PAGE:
The Mys­te­ri­ous Mr. Mercer

Robert Mercer is one of the wealth­i­est, most se­cre­tive, in­flu­en­tial, and reactionar­y Repub­li­cans in the coun­try

Bloomberg Businessweek (North America) - - Contents - By Zachary Mider

Meet the se­cre­tive hedge fund man­ager bankrollin­g Ted Cruz

In 2010, Arthur Robin­son, a re­search chemist, de­cided to run for Congress in south­ern Ore­gon. Robin­son, now 73, was not your av­er­age can­di­date. In a lab on a sheep ranch in the Siskiyou Moun­tains, he’s spent the last cou­ple of years col­lect­ing thou­sands of vials of hu­man urine. Funded by pri­vate donors, he claims his work holds the key to ex­tend­ing the hu­man life span and wrest­ing con­trol of medicine from what he calls the “med­i­cal- in­dus­trial- govern­ment com­plex.” He has some un­usual ideas. Ac­cord­ing to his monthly news­let­ter, nu­clear ra­di­a­tion can be good for you and cli­mate sci­ence is a hoax. In his spare time he buys un­wanted pipe or­gans from churches and re­assem­bles them on his prop­erty.

Robin­son was new to pol­i­tics and had lit­tle money of his own. The Demo­cratic in­cum­bent, Peter Defazio, had held of­fice for more than 20 years and eas­ily out­spent him. But six weeks be­fore the elec­tion, a bar­rage of ads hit the air­waves, por­tray­ing Defazio as a pup­pet of the Demo­cratic lead­er­ship. Robin­son lost, but the $600,000 in ads helped him turn in the best per­for­mance by a Repub­li­can in the district in decades.

When the ads first ap­peared, Robin­son says he had no idea who’d paid for them. Even­tu­ally the Wash­ing­ton op­er­a­tives who bought them re­vealed they were work­ing for Robert Mercer, a com­puter pro­gram­mer and hedge fund man­ager in New York. Robin­son knew Mercer slightly, as a donor to his re­search projects and a sub­scriber to his news­let­ter. Once, he’d even vis­ited Mercer at the ex­trav­a­gant man­sion on Long Is­land Sound where he lives with Diana, his wife of 49 years. He says they’ve never dis­cussed pol­i­tics.

Mercer is one of the most enig­matic and pow­er­ful forces in U. S. pol­i­tics. Be­gin­ning around the time of Robin­son’s race, Mercer has put at least $32 mil­lion be­hind con­ser­va­tive can­di­dates for of­fice, in­clud­ing $11 mil­lion for a group sup­port­ing Texas Sen­a­tor Ted Cruz’s cam­paign for the Repub­li­can pres­i­den­tial nom­i­na­tion. So far, Mercer is the big­gest sin­gle donor in the race. Work­ing with his daugh­ter Rebekah, he’s spent tens of mil­lions more to ad­vance a con­ser­va­tive agenda, in­vest­ing in think tanks such as the Her­itage Foun­da­tion, the me­dia out­let Bre­it­, and Cam­bridge An­a­lyt­ica, a data com­pany that builds psy­cho­log­i­cal pro­files of vot­ers. Groups he funds have at­tacked the sci­ence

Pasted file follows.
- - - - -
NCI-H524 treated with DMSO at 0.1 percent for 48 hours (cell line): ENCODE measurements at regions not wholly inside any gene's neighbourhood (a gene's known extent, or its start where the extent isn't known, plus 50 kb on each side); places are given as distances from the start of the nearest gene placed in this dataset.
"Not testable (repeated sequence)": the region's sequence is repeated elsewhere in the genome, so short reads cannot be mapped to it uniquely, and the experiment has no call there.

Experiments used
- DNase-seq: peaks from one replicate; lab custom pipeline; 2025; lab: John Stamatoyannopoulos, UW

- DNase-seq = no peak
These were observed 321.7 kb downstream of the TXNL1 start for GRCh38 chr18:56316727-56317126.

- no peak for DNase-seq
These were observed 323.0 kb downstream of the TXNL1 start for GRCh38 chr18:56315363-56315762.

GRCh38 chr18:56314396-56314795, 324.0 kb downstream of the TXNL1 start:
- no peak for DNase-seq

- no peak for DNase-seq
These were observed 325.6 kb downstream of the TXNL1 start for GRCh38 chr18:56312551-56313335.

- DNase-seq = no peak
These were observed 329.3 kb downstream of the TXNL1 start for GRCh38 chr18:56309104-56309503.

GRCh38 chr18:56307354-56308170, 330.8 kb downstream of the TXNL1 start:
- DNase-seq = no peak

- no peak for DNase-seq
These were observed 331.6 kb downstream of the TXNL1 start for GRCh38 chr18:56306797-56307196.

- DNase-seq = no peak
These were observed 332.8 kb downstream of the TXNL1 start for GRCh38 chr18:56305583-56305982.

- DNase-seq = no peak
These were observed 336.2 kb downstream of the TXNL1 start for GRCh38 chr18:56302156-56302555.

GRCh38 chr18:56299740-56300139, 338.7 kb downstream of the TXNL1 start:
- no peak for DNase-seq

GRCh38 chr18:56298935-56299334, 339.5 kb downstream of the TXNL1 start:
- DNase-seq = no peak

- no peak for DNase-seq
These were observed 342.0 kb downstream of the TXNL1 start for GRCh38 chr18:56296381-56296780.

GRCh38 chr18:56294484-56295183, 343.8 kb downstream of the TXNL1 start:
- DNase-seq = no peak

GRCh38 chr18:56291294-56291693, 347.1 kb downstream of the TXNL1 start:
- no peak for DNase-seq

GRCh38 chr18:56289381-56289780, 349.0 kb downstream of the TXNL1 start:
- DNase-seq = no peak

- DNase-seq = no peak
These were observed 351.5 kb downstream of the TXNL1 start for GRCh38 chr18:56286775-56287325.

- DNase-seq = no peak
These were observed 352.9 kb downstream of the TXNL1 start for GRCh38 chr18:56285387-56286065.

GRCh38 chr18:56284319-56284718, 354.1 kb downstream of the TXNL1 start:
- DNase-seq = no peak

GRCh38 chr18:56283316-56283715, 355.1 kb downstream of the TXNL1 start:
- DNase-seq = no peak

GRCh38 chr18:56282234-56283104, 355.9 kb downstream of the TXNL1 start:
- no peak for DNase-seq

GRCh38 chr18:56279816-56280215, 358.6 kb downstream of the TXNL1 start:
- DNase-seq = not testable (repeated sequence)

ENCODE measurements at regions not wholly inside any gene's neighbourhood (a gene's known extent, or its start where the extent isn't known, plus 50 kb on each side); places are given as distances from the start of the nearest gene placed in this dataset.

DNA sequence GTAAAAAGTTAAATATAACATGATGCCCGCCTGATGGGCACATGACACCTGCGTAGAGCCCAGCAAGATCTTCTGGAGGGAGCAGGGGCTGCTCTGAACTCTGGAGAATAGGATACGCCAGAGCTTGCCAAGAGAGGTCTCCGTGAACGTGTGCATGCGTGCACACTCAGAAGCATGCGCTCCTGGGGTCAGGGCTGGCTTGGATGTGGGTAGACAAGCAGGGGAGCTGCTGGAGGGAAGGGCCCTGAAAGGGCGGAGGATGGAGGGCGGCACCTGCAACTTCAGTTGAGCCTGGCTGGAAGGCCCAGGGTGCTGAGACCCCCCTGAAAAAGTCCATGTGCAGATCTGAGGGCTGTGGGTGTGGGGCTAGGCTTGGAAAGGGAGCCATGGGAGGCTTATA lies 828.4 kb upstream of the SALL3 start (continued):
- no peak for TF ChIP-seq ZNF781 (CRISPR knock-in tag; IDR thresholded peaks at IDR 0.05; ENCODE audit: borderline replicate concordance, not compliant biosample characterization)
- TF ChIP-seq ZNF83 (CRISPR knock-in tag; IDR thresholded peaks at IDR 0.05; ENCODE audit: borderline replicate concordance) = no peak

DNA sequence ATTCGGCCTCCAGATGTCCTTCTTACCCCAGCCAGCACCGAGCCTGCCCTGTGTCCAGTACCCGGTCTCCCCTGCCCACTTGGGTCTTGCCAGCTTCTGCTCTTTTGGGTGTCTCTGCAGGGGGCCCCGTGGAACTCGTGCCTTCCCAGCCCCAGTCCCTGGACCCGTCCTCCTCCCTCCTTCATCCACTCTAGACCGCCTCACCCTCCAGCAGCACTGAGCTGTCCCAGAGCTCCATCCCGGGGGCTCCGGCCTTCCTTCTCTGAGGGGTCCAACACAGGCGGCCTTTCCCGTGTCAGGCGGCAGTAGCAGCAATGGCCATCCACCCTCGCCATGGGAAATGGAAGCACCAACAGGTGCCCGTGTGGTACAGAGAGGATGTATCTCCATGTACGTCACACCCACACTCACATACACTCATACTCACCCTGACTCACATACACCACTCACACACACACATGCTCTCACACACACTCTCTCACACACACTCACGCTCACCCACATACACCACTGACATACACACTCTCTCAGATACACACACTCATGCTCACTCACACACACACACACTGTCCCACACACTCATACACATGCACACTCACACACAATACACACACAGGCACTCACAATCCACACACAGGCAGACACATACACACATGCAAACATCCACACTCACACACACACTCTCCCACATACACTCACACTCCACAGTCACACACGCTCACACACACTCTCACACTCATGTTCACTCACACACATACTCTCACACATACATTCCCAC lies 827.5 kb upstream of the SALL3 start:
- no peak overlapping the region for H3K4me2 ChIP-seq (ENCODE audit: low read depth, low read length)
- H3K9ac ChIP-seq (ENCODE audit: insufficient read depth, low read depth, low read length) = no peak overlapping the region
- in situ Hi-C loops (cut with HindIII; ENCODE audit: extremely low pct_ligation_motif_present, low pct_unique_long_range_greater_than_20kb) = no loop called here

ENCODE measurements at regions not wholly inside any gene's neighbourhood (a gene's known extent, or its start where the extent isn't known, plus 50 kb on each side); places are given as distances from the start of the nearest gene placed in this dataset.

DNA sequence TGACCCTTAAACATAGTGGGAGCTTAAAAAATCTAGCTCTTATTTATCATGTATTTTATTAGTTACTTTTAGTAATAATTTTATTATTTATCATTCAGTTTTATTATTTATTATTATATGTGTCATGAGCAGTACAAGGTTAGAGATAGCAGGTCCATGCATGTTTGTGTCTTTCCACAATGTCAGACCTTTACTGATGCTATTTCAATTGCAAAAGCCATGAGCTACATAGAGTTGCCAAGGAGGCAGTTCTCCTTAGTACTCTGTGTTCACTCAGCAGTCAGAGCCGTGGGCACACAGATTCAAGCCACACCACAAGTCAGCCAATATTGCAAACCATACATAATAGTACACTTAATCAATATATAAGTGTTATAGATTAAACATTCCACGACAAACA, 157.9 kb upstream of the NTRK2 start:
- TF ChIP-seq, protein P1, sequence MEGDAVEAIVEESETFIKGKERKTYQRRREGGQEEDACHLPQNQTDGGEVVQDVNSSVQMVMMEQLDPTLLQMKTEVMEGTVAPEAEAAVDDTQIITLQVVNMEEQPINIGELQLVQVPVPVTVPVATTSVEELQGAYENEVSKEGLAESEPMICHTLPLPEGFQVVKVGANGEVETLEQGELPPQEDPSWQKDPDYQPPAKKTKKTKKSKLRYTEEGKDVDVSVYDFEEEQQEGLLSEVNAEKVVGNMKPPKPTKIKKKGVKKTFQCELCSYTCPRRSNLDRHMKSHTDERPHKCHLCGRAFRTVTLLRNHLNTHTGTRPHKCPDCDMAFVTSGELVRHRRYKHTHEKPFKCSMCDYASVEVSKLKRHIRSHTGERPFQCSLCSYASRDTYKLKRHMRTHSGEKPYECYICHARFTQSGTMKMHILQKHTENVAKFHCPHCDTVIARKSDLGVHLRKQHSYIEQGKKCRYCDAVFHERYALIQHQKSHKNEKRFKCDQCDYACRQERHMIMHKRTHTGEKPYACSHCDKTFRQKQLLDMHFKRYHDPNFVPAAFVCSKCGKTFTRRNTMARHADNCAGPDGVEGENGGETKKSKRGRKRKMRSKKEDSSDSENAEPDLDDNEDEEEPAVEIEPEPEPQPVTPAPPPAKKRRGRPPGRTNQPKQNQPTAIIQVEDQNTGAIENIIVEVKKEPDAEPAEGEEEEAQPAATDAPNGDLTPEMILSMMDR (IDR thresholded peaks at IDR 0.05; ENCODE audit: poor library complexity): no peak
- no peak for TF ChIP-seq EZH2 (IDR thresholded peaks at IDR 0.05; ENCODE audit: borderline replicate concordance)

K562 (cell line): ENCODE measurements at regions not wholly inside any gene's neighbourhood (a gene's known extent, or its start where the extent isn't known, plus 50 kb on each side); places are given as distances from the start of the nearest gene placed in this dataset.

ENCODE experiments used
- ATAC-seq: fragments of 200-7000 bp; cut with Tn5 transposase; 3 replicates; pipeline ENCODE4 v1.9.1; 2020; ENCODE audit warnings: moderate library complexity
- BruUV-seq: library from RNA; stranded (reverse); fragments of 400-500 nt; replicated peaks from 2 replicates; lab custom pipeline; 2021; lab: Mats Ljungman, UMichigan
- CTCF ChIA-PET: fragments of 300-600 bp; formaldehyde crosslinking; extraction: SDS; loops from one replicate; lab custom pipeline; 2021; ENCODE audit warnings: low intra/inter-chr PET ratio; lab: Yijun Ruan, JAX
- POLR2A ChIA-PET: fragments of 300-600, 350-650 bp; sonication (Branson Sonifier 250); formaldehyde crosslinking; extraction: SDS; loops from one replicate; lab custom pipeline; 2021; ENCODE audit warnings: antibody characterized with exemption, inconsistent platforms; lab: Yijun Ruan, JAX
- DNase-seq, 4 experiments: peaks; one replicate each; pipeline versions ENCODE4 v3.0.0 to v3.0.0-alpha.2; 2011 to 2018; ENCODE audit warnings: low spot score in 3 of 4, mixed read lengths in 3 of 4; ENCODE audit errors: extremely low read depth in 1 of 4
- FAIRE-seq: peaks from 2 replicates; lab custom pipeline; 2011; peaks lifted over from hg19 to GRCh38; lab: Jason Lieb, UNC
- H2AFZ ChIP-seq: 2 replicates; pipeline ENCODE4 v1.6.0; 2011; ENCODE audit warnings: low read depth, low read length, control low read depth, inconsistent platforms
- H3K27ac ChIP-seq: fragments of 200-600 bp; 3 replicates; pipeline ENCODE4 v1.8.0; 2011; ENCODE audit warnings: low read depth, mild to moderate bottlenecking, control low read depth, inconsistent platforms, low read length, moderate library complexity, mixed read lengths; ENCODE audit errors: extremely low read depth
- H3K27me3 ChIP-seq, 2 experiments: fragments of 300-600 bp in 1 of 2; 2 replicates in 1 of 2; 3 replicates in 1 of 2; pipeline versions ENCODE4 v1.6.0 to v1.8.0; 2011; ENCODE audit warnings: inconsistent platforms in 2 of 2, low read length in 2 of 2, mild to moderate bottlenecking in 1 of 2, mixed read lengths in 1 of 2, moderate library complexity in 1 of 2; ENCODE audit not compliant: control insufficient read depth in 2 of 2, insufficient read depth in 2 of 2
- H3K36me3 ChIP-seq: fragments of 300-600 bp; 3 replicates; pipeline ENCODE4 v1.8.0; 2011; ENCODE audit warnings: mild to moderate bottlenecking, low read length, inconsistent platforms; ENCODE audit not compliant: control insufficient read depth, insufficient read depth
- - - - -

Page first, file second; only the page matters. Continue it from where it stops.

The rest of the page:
of global warm­ing,

pub­lished a book crit­i­cal of Hil­lary Clin­ton, and bankrolled a doc­u­men­tary cel­e­brat­ing Ayn Rand.

Mercer, 69, has never spo­ken pub­licly about his political pri­or­i­ties and de­clined a re­quest to be in­ter­viewed for this story. This ac­count is based on in­ter­views with more than two dozen peo­ple who have spent time with Mercer or worked on his political ef­forts, very few of whom were will­ing to speak on the record. He’s tight-lipped even with his friends. That’s made him an ob­ject of in­tense spec­u­la­tion. Some al­lies pri­vately say they think he’s pro-life and op­posed to gay mar­riage, and oth­ers say the op­po­site. Repub­li­can op­er­a­tives gos­sip about what lit­tle scraps of in­for­ma­tion they can glean—his the­atri­cal Christ­mas galas, his habit of whistling to him­self dur­ing busi­ness meet­ings. Other pow­er­ful con­ser­va­tives court him: Free­dom Part­ners, the net­work over­seen by the brothers Charles and David Koch, some­times caters events with cook­ies from Ruby et Vi­o­lette, a bak­ery owned by Rebekah and her two sis­ters.

Mercer is the co-chief ex­ec­u­tive of­fi­cer of one of the coun­try’s largest and most se­cre­tive hedge funds, Re­nais­sance Tech­nolo­gies, but peo­ple who’ve spent time with him say he hasn’t shown any in­ter­est in ad­vanc­ing its agenda in Wash­ing­ton. They say he dis­dains the es­tab­lish­ment wing of the Repub­li­can Party, which he sees as too cozy with Big Busi­ness and Wall Street. Un­like many of his peers in New York fi­nan­cial cir­cles, he doesn’t shrink from the cul­ture wars. He’s sup­ported a cam­paign for the death penalty in Ne­braska and funded ads in New York crit­i­cal of the so-called ground zero mosque. He and Rebekah have also di­rected money to an anti-abor­tion group and a Chris­tian col­lege, though peo­ple who know the father and daugh­ter say they don’t talk about re­li­gion.